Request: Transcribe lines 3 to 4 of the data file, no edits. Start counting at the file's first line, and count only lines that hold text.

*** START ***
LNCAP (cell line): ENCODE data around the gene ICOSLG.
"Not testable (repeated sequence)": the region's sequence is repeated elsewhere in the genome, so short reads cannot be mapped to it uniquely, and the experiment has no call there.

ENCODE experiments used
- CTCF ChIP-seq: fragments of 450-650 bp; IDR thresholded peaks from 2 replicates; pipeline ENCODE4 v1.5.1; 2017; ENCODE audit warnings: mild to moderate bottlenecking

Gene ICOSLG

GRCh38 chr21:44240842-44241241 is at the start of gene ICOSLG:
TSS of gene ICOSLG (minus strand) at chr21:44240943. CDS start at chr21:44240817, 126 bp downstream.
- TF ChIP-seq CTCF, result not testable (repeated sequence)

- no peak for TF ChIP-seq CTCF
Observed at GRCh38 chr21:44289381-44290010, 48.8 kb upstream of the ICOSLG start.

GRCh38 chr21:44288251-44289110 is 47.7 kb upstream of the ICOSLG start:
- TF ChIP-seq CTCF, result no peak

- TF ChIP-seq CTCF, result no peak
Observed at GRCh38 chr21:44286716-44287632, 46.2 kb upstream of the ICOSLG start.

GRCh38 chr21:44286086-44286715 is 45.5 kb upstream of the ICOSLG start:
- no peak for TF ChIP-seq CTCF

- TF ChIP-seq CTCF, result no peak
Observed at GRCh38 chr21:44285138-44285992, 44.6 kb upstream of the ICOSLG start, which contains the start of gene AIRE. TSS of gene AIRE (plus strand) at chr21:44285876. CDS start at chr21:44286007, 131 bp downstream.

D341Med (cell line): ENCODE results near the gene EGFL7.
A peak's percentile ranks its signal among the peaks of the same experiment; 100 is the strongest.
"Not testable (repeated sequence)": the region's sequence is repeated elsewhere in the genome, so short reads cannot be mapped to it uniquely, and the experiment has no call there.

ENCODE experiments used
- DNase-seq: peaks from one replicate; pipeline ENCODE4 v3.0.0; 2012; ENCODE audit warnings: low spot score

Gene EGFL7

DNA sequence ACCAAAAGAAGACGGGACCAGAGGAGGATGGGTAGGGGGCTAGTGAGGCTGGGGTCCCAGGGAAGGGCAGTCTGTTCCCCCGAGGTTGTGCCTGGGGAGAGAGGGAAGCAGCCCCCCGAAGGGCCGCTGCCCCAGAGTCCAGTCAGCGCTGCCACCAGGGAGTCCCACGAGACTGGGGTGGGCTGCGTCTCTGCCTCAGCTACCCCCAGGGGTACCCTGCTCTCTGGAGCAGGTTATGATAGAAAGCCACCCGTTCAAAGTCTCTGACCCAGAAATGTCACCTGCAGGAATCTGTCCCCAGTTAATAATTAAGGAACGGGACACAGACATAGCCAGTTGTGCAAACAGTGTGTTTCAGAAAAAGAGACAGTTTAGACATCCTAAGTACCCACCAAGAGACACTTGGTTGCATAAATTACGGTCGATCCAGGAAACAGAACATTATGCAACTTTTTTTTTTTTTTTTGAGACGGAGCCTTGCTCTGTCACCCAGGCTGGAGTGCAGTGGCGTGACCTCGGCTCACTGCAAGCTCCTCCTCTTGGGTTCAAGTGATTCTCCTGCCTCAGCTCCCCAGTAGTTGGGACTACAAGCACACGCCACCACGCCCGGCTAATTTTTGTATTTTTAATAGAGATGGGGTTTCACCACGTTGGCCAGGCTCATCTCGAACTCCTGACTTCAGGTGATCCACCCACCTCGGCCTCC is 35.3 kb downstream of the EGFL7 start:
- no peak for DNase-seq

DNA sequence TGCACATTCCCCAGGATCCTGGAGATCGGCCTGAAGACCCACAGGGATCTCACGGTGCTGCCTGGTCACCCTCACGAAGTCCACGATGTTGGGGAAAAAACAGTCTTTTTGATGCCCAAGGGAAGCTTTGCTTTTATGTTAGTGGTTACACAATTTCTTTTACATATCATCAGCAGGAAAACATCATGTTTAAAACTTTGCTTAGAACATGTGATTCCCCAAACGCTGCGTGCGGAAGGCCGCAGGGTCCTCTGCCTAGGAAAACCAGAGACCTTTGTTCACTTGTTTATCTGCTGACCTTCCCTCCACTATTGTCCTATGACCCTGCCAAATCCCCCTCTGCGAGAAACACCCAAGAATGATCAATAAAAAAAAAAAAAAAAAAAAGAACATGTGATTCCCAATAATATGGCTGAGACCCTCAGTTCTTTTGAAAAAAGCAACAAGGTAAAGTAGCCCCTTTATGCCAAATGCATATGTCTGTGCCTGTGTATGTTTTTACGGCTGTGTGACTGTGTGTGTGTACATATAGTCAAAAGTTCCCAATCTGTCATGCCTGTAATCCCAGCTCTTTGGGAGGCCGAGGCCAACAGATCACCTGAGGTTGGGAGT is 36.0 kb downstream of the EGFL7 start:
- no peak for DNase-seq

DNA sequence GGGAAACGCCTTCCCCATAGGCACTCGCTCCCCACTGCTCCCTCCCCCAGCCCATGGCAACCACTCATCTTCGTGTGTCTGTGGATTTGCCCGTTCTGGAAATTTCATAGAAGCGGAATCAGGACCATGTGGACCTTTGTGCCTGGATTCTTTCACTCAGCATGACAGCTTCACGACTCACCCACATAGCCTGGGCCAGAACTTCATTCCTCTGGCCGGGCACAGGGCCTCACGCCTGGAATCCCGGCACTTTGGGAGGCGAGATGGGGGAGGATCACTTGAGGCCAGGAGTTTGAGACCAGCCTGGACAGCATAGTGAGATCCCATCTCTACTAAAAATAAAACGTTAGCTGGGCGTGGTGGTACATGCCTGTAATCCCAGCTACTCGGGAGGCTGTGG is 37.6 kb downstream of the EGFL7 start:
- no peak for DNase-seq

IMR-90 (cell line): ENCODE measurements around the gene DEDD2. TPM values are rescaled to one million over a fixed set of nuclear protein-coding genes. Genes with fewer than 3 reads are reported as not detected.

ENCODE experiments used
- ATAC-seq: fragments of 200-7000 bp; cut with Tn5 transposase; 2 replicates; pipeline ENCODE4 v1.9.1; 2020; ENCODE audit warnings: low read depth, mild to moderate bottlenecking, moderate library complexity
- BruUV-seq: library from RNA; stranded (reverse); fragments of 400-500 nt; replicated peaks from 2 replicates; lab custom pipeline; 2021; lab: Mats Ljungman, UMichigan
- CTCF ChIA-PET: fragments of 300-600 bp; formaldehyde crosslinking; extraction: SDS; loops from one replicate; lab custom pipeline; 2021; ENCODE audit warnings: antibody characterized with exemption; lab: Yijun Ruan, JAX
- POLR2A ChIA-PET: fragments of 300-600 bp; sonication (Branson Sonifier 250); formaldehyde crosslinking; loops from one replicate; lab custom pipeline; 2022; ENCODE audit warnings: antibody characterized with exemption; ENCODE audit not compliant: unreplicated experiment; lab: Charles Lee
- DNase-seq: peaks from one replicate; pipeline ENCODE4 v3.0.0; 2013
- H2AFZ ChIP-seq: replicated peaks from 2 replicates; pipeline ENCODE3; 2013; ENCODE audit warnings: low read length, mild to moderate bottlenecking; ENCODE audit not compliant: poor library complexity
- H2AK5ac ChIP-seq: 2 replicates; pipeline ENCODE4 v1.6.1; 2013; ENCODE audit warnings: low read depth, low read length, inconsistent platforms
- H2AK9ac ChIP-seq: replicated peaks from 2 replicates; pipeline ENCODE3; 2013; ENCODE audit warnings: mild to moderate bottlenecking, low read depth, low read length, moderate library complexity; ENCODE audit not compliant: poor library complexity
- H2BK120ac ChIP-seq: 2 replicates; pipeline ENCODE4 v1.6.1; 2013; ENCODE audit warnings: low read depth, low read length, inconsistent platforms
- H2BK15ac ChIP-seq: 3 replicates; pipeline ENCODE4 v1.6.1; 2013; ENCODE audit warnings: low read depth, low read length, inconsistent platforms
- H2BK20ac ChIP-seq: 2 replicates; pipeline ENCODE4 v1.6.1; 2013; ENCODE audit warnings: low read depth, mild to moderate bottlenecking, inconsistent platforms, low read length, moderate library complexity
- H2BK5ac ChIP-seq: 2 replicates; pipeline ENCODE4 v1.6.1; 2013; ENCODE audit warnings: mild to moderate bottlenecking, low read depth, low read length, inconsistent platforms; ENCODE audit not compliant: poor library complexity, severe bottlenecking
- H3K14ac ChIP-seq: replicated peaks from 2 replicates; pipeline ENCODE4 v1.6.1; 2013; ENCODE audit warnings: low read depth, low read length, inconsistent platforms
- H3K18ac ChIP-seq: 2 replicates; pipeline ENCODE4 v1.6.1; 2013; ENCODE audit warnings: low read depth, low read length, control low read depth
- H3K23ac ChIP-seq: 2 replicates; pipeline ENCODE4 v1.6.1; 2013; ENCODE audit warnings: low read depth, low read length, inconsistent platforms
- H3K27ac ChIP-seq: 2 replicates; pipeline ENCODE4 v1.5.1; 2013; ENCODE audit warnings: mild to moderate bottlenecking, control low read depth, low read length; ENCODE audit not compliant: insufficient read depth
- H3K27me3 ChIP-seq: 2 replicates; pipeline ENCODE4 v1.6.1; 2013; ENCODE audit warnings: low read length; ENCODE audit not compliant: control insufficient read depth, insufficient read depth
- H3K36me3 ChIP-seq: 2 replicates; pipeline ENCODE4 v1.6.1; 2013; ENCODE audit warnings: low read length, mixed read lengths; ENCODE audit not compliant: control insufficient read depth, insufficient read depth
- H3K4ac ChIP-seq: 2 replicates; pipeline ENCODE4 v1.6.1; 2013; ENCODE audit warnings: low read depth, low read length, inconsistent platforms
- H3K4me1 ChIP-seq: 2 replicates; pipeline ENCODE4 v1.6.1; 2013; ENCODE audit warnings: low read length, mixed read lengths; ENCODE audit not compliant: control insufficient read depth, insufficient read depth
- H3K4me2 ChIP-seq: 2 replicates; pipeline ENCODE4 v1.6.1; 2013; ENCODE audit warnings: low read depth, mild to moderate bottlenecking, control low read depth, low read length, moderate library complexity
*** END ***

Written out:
ENCODE experiments used
- CTCF ChIP-seq: fragments of 450-650 bp; IDR thresholded peaks from 2 replicates; pipeline ENCODE4 v1.5.1; 2017; ENCODE audit warnings: mild to moderate bottlenecking